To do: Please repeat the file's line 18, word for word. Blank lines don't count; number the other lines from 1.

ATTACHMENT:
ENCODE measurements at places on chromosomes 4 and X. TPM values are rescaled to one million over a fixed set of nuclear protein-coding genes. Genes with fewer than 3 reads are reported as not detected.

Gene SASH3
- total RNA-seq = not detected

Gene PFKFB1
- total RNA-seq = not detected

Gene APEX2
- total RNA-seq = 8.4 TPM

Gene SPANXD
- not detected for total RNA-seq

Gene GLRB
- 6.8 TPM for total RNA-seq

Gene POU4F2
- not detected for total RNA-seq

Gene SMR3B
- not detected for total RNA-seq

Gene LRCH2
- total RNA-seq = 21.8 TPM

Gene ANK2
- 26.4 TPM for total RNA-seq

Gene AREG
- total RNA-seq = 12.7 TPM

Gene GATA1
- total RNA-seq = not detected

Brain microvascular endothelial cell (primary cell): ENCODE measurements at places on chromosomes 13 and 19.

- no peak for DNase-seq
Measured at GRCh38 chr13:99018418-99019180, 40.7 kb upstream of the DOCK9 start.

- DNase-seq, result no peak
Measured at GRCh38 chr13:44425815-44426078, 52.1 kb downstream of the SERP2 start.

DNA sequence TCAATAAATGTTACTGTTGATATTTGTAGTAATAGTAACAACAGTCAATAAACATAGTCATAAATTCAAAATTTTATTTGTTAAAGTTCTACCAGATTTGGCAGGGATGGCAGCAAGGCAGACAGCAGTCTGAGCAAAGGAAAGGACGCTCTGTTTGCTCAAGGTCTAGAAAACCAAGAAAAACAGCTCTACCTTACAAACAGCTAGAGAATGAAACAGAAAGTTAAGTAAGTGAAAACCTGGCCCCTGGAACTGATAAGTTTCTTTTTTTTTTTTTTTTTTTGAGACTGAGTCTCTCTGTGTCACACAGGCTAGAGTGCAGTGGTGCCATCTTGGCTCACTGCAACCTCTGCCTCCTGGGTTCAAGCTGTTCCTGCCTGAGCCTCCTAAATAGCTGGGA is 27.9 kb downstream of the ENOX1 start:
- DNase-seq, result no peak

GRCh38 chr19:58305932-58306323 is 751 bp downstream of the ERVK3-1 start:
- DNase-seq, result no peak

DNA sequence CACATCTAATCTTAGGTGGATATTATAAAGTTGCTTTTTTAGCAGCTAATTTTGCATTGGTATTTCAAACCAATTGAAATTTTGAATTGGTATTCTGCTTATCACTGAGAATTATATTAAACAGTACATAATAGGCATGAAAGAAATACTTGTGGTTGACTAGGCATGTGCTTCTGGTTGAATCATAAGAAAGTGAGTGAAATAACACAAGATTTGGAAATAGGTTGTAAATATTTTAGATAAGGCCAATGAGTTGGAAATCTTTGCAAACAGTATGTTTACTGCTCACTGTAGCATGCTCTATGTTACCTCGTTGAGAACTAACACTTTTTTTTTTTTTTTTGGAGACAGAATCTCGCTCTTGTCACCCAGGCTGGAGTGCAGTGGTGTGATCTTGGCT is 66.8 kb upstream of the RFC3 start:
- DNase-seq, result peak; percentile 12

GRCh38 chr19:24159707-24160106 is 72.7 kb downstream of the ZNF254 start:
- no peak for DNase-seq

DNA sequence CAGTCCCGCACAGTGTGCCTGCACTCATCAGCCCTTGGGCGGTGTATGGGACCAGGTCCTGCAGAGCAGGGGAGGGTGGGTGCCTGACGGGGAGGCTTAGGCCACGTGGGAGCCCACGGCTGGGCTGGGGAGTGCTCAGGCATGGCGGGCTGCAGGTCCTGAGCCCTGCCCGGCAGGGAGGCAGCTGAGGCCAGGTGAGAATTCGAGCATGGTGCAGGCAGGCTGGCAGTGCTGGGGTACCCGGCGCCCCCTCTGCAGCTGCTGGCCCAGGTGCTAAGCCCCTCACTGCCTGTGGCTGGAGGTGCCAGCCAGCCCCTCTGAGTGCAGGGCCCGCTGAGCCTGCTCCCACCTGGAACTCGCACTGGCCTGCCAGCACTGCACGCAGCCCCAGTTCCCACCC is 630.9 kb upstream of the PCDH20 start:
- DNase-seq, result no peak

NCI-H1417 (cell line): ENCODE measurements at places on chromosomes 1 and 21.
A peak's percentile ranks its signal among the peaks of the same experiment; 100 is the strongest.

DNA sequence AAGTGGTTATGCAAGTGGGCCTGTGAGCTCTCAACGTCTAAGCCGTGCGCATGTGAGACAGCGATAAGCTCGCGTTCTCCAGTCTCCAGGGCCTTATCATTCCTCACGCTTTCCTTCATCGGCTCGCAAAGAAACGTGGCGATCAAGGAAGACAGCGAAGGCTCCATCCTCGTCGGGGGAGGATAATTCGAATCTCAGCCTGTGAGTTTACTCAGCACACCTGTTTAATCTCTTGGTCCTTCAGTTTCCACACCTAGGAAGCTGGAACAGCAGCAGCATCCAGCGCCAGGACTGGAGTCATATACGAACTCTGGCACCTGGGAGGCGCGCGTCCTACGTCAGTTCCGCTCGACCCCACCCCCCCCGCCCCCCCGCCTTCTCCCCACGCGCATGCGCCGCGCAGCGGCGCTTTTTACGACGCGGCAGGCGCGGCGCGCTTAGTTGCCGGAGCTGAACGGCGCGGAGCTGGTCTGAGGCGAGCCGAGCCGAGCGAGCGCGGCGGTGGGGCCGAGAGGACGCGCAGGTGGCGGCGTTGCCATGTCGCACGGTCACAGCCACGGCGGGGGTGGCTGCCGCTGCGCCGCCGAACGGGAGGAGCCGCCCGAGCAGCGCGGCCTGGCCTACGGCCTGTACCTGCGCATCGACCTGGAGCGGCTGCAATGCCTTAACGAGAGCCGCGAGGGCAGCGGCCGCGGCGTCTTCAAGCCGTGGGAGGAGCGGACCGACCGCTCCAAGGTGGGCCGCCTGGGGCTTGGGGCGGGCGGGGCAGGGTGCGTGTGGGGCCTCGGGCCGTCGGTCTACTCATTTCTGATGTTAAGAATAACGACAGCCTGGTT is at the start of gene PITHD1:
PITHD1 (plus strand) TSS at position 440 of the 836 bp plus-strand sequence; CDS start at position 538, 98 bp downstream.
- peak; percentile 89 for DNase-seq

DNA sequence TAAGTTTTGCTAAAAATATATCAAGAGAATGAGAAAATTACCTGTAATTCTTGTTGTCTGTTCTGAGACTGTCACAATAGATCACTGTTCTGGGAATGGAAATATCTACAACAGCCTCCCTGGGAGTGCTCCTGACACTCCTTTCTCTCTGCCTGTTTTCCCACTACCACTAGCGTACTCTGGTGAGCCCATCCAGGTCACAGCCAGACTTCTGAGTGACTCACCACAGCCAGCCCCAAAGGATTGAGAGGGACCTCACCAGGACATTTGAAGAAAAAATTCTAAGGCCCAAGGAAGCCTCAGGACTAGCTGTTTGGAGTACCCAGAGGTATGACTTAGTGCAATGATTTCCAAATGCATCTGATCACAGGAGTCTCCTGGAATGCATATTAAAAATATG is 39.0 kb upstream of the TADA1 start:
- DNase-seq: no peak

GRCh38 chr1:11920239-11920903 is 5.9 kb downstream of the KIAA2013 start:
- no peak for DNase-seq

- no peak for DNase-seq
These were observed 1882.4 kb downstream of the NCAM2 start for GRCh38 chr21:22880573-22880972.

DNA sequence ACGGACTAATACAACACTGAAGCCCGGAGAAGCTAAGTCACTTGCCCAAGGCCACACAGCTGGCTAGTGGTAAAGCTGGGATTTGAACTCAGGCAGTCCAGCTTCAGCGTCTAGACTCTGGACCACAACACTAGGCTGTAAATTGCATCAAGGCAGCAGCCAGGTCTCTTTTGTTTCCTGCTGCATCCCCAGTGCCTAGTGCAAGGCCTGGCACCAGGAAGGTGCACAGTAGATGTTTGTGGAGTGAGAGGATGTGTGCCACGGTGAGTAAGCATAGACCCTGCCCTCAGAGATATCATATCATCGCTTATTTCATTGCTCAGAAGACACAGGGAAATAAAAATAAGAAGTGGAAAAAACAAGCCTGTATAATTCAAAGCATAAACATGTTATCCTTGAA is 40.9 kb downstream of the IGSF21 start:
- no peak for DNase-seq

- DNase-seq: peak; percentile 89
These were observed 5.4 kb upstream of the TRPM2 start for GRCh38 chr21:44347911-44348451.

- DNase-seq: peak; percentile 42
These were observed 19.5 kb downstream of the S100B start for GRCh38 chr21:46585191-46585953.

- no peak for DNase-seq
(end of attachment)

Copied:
Gene ANK2